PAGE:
Freedom of the press is a primary American value. Good journalism builds communities, arms citizens with important information, and serves as a public watchdog for civic, national, and global issues. But what happens when the news turns its back on its public role?
Leonard Downie Jr., executive editor of The Washington Post, and Robert G. Kaiser, associate editor and senior correspondent, report on a growing crisis in American journalism. From the corporatization that leads media moguls to slash content for profit, to newsrooms that ignore global crises to report on personal entertainment, these veteran journalists chronicle an erosion of independent, relevant journalism. In the process, they make clear why incorruptible reporting is crucial to American society. Rooted in interviews and first-hand accounts, the authors take us inside the politically charged world of one of America’s powerful institutions, the media.
“Unsettling . . . a valuable and alarming book.” —Los Angeles Times Book Review
“Important. . . . Downie and Kaiser offer valuable firsthand insights.” —The New York Times Book Review
“A strong contribution. . . . Downie and Kaiser write from inside the tent, and they write from experience. Their views are worth our attention.” —The Miami Herald
“Unsettling. . . . The News About the News has a message worth reading.” —St. Louis Post-Dispatch
“We needed something persuasively powerful. Here it is. . . . [This book] makes the case that news is essential, that the quality of news has been in decline and that letting it go on declining is not just bad journalism but bad business. I wish I'd written it.” —James M. Naughton, American Journalism Review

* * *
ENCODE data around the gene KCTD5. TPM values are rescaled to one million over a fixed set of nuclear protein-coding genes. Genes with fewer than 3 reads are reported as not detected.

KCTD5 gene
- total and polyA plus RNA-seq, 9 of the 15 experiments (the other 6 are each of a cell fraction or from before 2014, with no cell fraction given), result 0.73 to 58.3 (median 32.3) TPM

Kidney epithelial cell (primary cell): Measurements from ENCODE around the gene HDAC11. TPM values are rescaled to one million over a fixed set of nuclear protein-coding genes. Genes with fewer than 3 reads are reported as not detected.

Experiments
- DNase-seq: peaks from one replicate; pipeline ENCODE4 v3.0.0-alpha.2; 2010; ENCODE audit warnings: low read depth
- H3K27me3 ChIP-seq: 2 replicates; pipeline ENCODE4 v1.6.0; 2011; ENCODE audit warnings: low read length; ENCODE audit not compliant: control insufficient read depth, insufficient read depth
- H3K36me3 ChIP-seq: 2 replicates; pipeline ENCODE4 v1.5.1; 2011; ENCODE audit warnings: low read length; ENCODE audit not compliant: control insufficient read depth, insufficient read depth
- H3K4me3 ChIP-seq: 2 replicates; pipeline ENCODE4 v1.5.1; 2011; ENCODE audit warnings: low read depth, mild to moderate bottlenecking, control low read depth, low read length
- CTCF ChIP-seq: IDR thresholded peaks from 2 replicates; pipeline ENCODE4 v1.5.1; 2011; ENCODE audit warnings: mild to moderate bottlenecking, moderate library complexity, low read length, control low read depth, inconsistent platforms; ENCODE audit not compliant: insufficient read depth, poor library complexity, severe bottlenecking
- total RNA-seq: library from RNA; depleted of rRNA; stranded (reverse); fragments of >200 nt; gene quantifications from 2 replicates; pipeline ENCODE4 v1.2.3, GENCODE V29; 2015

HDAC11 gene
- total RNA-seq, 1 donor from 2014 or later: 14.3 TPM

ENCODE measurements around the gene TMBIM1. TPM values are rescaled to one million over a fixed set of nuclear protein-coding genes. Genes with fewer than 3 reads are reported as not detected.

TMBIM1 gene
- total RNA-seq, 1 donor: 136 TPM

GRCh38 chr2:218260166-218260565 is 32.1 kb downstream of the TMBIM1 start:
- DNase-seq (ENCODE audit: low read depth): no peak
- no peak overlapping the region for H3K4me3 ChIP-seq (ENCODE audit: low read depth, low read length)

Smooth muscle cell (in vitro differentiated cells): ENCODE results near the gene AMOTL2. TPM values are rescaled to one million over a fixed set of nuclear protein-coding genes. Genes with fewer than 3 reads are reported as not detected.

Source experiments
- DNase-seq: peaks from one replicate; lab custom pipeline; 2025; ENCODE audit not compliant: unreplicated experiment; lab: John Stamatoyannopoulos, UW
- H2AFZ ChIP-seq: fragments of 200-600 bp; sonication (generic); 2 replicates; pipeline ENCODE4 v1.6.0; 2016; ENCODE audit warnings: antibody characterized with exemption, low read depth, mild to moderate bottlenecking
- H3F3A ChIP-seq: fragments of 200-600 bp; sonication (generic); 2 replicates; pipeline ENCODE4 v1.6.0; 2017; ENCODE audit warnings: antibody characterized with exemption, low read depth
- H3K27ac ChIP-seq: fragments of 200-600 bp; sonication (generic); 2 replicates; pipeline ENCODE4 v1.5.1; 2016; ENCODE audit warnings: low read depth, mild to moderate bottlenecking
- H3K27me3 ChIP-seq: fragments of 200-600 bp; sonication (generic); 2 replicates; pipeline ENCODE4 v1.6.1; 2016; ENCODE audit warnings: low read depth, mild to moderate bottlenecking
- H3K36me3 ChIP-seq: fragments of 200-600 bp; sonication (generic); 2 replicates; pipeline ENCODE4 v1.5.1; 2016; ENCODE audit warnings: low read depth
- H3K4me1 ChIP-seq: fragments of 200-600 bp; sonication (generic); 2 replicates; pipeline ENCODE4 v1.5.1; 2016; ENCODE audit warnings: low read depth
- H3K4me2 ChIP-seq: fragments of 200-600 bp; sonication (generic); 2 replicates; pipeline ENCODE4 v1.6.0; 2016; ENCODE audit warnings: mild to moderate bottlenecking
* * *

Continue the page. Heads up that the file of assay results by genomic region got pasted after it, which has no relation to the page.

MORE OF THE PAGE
“Downie and Kaiser are not campus alarmists, but serious men who do not kid around. . . . A thorough piece of reporting in the upright plain-but-honest tradition.” —Russell Baker, The New York Review of Books
“A vividly written account of what is indeed American journalism in peril. It will grip anyone who reads a paper regularly and watches television.” —The Times Literary Supplement
“Influential. . . . A fascinating inside look.” —The Boston Phoenix
“An insightful and penetrating look at how journalism has changed for the better and worse.” —Booklist
“Refreshing and educational. . . . Any reader who cares about the quality of information available to the American citizenry is bound to learn something new, and probably unforgettable, from this insiders’ account.” —BookPage
“An insightful and authoritative look at how corporate financial demands have consistently eroded newsroom budgets with a corresponding cutback in the coverage of the news.” —The Sacramento Bee
“Brief yet meaningful. . . . An important, up-to-date study that should be required reading for . . . serious consumers of the news.” —Publishers Weekly
SUBMITTED 2003 - Goldsmith Book Prize
Leonard Downie Jr. has worked since 1964 at the Washington Post, where he has been an investigative reporter, a principal editor in the paper’s Watergate coverage, a foreign correspondent, national editor, managing editor and, since 1991, executive editor, succeeding Ben Bradlee. This is his fourth book. He lives in Washington, D.C.
Robert G. Kaiser, who joined the Post in 1963, has been a local, national and foreign correspondent, assistant managing editor for national news and managing editor. He is now associate editor and senior correspondent. This is his sixth book. He lives in Washington, D.C.
From the Hardcover edition.